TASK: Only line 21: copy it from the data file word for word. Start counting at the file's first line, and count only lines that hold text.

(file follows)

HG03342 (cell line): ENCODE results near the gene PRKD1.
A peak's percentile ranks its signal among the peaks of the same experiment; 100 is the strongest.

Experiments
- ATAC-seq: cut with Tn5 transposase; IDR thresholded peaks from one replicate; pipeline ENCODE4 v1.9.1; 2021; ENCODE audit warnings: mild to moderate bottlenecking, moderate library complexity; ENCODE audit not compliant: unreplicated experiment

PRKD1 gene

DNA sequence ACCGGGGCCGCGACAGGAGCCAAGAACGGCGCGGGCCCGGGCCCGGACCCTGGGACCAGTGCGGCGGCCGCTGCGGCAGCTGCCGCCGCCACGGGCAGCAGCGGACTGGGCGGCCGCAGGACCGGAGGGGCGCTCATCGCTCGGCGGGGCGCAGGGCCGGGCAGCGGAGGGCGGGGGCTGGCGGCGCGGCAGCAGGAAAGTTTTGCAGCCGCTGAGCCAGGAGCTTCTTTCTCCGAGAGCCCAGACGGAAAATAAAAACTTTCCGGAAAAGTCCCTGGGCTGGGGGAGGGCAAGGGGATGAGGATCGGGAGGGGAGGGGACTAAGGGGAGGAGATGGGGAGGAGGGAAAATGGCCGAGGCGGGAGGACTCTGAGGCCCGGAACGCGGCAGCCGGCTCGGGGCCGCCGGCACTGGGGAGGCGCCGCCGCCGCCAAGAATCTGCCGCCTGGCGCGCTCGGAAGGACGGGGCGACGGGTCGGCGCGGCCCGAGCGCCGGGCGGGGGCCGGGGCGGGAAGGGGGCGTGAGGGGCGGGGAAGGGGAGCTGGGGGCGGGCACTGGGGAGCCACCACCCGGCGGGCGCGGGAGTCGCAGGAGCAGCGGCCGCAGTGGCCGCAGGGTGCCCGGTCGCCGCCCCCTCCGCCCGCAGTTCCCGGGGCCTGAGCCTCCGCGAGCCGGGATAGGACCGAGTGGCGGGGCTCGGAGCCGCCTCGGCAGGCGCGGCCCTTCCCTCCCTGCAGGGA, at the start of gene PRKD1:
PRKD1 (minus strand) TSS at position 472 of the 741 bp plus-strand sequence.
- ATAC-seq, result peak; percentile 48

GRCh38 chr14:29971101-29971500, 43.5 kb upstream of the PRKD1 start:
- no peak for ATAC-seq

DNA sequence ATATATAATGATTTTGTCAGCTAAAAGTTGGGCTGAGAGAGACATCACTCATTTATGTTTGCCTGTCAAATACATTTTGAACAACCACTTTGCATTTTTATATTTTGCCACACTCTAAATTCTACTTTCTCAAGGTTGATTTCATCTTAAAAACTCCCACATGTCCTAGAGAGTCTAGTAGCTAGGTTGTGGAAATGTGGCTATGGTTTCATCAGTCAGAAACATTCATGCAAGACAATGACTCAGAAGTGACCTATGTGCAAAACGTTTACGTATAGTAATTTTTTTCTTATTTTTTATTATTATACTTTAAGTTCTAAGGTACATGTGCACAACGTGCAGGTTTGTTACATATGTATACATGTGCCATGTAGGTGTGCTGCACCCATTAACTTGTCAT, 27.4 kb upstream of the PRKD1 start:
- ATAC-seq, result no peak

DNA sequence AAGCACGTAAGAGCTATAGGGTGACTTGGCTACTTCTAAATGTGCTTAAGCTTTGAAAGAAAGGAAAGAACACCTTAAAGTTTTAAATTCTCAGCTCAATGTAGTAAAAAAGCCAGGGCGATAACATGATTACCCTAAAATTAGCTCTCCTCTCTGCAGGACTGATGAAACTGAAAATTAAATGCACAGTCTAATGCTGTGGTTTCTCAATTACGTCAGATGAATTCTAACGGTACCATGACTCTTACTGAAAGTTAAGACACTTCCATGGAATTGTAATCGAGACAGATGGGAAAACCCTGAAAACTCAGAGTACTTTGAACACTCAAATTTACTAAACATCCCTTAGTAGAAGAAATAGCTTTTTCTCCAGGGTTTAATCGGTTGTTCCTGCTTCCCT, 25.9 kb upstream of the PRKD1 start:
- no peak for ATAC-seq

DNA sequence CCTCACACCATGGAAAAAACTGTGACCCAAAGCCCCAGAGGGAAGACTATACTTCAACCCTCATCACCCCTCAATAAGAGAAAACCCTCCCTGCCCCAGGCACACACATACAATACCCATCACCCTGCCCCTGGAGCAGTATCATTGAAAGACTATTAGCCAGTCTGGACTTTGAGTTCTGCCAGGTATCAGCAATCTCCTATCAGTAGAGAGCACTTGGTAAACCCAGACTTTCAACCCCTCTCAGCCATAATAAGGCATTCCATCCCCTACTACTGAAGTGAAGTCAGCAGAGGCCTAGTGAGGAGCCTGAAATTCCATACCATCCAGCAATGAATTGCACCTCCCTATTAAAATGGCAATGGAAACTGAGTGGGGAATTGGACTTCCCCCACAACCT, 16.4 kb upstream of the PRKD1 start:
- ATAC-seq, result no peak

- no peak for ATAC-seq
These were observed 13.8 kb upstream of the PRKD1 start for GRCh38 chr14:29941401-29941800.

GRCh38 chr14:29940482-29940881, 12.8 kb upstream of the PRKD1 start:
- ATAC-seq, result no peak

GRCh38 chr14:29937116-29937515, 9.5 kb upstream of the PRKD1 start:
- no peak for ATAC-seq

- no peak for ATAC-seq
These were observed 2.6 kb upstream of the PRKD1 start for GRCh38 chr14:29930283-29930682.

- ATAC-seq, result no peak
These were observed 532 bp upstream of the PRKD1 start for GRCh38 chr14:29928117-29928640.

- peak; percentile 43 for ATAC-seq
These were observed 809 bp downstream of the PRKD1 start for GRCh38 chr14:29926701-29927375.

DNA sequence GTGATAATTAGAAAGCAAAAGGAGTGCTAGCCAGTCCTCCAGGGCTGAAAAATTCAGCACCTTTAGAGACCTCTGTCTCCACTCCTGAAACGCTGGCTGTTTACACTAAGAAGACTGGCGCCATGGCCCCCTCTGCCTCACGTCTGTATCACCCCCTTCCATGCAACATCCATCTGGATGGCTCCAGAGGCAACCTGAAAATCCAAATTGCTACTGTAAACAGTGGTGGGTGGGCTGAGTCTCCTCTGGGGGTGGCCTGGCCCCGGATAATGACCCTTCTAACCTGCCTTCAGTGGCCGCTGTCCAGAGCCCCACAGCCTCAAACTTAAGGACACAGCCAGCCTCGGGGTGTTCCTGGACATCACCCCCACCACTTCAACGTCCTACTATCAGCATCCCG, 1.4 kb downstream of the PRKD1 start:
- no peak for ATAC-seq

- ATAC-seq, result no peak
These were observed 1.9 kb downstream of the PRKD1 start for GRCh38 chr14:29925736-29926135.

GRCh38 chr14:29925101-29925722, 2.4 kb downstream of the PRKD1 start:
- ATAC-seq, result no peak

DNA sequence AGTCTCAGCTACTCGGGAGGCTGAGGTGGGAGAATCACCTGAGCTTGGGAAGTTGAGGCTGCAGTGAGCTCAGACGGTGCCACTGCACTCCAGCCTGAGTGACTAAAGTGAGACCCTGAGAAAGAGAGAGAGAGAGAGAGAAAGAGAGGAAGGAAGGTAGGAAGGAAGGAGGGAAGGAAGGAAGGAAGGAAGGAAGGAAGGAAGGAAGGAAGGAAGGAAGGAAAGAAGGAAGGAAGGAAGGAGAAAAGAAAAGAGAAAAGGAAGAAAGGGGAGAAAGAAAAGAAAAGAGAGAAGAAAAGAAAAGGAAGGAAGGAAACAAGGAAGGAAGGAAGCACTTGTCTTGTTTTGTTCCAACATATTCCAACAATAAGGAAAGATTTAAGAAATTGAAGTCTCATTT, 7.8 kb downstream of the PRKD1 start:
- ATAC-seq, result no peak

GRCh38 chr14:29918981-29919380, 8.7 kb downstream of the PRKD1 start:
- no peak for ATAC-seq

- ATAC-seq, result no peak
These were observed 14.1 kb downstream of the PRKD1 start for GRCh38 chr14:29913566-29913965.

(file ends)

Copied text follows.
GRCh38 chr14:29937116-29937515, 9.5 kb upstream of the PRKD1 start: